Macron set to carry on charm offensive to find allies for his political vision

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French president Emmanuel Macron will on Wednesday continue his attempts to break the gridlock afflicting the French political landscape since a second round of parliamentary elections left his grand vision for France in tatters.

Macron, whose party fell 45 seats shy of a parliamentary majority after Sunday's second round of polling, started a blitz of high powered talks with leaders of the parties that captured the votes.

The day of discussions at the Elysée Palace began with Christian Jacob, the head of the traditional rightwing the Republicans (LR), which has 61 deputies.

In their hour-long meeting - described as cordial but direct - the men discussed their respective hopes for France.

"I thought he was going to put things on the table but he was very cautious," Jacob told the French newspaper Le Figaro. "He was more in the listening mode," he added.

"We will not be all out to block legislation in the assemblée nationale but we will not betray our constituents."

Message

After his session with Macron, the Socialist party leader, Olivier Faure, said: "I understood that he had heard the message of the French, in the sense that he could no longer be the president, the omni-president, the hyper-president.

"There was a good intelligent exchange of views," Faure added.

"But then again, what will he do with it? Is it just a staged set-piece that allows him to say he has consulted?"

The most eagerly anticipated of Macron's meetings came towards the end of the day when he welcomed Marine Le Pen to the Elysée just over two months after beating her for a second time to the top spot in French politics.

"The group of 89 deputies that I have the honour of chairing is a group in opposition but does not want to be in systematic obstruction," Le Pen said after their 90-minute conversation.

Topics

She said the two politicians spoke on topics ranging from immigration to rising prices.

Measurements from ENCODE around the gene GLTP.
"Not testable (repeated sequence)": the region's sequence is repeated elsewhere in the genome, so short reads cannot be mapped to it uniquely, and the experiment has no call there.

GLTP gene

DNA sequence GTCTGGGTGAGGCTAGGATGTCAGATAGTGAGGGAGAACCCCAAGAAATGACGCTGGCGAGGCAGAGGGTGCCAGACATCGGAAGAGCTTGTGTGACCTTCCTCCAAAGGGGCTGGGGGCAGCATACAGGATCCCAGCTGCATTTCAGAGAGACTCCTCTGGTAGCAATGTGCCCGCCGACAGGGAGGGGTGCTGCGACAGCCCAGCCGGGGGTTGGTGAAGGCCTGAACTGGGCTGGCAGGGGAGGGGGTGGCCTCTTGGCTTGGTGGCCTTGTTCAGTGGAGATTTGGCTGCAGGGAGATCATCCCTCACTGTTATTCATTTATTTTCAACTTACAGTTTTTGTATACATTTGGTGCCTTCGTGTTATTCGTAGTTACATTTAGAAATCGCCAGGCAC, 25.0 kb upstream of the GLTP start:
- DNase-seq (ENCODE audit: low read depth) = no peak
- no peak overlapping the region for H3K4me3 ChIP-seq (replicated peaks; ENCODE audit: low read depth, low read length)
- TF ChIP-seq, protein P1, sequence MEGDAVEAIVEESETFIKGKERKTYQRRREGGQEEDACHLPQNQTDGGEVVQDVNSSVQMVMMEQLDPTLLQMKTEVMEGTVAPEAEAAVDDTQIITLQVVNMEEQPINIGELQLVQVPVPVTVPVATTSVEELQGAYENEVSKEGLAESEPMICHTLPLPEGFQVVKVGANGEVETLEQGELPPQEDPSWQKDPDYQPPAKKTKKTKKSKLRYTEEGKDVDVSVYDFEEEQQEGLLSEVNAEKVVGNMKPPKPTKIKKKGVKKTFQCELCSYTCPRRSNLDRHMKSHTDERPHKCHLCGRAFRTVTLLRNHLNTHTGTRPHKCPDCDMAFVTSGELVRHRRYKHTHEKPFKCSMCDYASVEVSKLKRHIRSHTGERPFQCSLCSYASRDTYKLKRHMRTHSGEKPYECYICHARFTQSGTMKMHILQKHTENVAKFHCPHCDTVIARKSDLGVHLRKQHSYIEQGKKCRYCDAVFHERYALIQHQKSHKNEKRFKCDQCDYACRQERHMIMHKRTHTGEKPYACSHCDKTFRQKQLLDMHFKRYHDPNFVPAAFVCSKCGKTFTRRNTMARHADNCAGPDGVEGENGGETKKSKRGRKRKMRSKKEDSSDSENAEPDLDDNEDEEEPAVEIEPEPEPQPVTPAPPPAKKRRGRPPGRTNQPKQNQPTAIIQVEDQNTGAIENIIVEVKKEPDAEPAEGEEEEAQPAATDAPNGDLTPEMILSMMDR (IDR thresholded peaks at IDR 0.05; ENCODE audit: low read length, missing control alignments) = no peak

Le Pen also questioned the viability of the Prime Minister Elisabeth Borne.

"The problem is not the person of Elisabeth Borne but the policy she wants to implement," Le Pen added.

Macron rejected Borne's offer on Tuesday to resign. But she came under further attack from Jean-Luc Melenchon who heads the resurgent left-wing bloc, Nupes.

"She has no legitimacy to govern," said Melenchon who urged her to undergo a vote of confidence in the new parliament.

Even if Borne stays in her post, a cabinet shake-up is on the horizon.

Macron's health and environment ministers lost their seats in the election and by tradition will have to resign. The parliament speaker and the head of Macron's parliamentary group also suffered the same fate.

Work

And the extent of Macron's travails was brought into sharp focus on Tuesday night when the secretary general of the CGT, Philippe Martinez, said his union would refuse to take part in meetings with representatives from Le Pen's party.

"Our opposition concerning the National Rally has not changed," Martinez said at a press conference at CGT headquarters just outside Paris.

The options available to 44-year-old Macron range from seeking to form a new coalition alliance, passing legislation based on ad hoc agreements, or even calling new elections.

Macron had hoped to mark his second term with an ambitious programme of tax cuts, welfare reform and raising the retirement age.

(with newswires)

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